For sure, most business organizations have always recognized the importance of developing their employees and looking out for above average people. It makes commercial sense after all, but for most of the twentieth century this was, for the most part, treated using labels such as management development, training, and retraining. One exception (Hadley, 1888: 576) noted that industrial competition would ‘guarantee’ that men with the best talent for organizing would end up running organizations as the result of a process of ‘natural selection which prevented incompetent employers from maintaining themselves long at the head of large enterprises’. But despite over 100 years of systematic study of management practices and work psychology, the term ‘talent’ was little used in business contexts until the 1990s.
In the United States, a Committee for the Identification of Talent was set up in the early 1950s and the Committee recognized that talent identification was inexorably bound up in the prevailing power relationships in organizations (McClelland, Baldwin, Bronfenbrenner, & Strodtbeck, 1958). ‘Talent’, as a descriptor for above average people, started to gain traction in the 1960s. Twedt (1967) used the term ‘talent pool’ in relation to concerns about shortages of marketing managers and Patton (1967) was concerned with shortages of executive talent. Miner (1969, p. 257) devoted half a page to talent searches in a textbook on personnel relations considering them to be for ‘lower management levels…from within the firm’ and reflecting a much more parochial approach to talent management than is taken today.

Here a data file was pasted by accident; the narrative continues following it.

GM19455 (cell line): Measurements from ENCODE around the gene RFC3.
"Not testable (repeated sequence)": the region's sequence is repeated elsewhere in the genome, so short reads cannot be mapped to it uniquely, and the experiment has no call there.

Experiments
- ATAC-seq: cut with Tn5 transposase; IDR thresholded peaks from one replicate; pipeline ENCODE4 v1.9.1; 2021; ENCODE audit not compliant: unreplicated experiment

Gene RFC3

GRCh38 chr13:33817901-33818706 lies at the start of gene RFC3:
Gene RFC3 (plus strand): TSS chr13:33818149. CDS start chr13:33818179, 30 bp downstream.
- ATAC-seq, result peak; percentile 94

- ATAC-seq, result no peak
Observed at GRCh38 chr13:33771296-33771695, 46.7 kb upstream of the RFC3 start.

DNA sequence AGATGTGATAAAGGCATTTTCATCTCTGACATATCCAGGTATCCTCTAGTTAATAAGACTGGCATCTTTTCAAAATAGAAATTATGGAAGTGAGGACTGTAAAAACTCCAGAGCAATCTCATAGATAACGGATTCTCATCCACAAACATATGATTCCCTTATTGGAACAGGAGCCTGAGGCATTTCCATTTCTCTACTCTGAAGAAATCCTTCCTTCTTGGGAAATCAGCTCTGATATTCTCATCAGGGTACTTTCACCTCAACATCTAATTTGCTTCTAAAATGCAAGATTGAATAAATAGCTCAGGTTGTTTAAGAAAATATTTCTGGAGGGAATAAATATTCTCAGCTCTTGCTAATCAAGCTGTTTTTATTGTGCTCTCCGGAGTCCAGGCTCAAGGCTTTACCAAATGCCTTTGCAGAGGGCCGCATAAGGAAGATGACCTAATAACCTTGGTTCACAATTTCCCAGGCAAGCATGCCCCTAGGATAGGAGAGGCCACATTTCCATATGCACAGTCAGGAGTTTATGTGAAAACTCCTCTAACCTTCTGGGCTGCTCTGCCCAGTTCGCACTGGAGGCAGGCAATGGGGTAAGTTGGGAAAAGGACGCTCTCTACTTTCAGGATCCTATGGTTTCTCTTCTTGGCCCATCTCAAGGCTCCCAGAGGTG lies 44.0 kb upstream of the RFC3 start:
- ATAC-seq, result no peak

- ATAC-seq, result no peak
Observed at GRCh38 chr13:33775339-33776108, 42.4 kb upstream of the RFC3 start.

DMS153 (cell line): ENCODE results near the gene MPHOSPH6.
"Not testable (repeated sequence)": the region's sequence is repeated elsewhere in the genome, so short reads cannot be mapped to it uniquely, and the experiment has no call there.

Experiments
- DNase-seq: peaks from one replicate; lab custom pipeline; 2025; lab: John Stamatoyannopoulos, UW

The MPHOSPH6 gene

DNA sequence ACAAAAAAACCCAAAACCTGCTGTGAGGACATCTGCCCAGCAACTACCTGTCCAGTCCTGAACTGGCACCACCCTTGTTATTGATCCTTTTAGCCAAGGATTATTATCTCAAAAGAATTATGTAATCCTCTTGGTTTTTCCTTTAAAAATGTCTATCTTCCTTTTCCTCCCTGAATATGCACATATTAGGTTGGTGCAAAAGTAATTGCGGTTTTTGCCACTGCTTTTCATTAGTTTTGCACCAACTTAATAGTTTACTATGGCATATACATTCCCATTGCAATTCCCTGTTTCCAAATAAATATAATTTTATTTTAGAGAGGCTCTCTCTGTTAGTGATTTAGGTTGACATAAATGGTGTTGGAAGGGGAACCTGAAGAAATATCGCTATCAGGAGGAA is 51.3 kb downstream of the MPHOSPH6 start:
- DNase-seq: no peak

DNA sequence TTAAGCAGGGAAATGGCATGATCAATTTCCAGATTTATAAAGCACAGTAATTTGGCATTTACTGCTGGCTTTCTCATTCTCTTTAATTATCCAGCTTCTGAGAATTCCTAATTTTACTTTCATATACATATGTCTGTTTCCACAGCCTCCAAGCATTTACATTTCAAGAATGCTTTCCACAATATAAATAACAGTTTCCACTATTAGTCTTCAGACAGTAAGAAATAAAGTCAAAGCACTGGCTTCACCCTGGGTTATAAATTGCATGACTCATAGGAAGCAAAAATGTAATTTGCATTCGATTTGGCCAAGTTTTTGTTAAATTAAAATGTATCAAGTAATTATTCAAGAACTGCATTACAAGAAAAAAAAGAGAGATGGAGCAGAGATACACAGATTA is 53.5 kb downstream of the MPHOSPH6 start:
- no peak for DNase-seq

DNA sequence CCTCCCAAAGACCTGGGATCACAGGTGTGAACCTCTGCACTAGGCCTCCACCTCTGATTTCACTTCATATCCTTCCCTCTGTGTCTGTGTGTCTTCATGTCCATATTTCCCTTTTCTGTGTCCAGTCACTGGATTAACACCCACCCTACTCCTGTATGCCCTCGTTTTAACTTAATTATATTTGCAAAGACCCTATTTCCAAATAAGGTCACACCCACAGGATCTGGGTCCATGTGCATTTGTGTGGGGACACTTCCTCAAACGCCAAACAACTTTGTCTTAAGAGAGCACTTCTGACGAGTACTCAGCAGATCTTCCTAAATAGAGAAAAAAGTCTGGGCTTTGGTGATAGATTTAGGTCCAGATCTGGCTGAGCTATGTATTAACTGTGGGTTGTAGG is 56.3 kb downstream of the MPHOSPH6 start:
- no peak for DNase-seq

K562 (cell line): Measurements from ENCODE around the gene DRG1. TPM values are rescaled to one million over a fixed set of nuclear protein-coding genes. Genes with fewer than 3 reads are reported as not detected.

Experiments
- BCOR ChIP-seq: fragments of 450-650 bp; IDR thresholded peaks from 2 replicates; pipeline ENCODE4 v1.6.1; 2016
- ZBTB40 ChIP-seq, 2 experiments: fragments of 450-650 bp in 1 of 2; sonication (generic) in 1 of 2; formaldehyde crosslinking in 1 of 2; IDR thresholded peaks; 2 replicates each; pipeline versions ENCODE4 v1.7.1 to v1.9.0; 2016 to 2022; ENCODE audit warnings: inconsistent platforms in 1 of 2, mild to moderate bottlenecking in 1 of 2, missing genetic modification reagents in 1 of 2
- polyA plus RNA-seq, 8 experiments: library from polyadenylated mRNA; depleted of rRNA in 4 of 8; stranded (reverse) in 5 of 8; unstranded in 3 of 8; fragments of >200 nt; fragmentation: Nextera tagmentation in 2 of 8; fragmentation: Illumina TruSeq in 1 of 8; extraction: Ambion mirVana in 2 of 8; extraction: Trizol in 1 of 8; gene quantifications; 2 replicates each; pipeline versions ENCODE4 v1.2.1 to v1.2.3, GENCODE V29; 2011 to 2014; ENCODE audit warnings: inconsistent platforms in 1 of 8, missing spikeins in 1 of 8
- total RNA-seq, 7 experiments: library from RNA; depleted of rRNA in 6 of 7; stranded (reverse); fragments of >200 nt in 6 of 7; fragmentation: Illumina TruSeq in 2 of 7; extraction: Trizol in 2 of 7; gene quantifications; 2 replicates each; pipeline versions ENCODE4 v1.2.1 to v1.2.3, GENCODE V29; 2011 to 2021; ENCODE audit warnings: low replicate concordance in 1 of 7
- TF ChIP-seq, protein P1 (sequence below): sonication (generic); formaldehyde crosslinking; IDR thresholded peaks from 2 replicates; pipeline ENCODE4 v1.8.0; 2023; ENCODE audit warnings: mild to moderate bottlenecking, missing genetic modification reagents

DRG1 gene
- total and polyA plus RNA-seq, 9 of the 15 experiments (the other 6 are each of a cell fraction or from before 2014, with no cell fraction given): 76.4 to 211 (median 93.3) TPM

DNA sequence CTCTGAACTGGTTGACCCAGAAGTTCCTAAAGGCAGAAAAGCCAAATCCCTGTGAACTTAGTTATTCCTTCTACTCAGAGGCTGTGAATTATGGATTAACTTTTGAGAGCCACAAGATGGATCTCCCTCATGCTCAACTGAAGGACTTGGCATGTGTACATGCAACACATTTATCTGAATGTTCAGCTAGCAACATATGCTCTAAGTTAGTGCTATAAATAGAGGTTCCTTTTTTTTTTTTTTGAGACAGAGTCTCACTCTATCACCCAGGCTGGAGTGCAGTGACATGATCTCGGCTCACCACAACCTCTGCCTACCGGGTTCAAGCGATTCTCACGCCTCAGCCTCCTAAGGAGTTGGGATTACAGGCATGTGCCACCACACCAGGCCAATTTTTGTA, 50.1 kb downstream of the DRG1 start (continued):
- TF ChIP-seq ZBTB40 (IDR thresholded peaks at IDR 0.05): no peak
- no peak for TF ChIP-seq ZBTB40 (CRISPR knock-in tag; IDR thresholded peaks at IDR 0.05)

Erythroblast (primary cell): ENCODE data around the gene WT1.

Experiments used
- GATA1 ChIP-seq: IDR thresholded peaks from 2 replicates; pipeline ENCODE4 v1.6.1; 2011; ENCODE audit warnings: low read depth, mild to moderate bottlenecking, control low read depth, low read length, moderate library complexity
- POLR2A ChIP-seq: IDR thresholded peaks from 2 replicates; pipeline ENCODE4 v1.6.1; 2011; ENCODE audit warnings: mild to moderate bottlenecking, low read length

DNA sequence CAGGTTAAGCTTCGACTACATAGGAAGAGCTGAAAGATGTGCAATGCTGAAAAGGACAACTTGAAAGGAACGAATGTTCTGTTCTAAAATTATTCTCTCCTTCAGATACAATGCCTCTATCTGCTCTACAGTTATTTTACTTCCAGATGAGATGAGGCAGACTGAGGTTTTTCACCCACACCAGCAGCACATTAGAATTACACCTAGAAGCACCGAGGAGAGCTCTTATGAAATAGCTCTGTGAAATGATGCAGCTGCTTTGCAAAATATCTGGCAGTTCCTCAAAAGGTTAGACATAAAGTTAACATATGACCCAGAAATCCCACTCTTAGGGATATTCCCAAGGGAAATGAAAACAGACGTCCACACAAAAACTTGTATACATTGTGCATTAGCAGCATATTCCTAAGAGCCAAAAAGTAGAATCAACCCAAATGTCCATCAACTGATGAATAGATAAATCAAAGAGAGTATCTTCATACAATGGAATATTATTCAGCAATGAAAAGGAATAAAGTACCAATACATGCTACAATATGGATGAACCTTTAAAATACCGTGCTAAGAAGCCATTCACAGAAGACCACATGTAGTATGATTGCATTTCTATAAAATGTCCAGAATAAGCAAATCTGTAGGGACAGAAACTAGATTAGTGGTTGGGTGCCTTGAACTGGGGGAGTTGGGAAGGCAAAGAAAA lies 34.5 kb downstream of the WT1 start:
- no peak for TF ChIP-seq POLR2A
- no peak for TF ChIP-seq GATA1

- Mr McQuire [a businessman at a family party for Ben’s graduation]:
“Ben, I just wanted to say one word to you – just one word.”
- Mr McQuire:
“Are you listening?”
“Yes I am.”
- Mr McQuire (gravely):
“Exactly how do you mean?”
- Mr McQuire:
“There is a great future in plastics. Think about it. Will you think about it?”
“Yes, I will.”
- Mr McQuire:
“Enough said. That’s a deal.”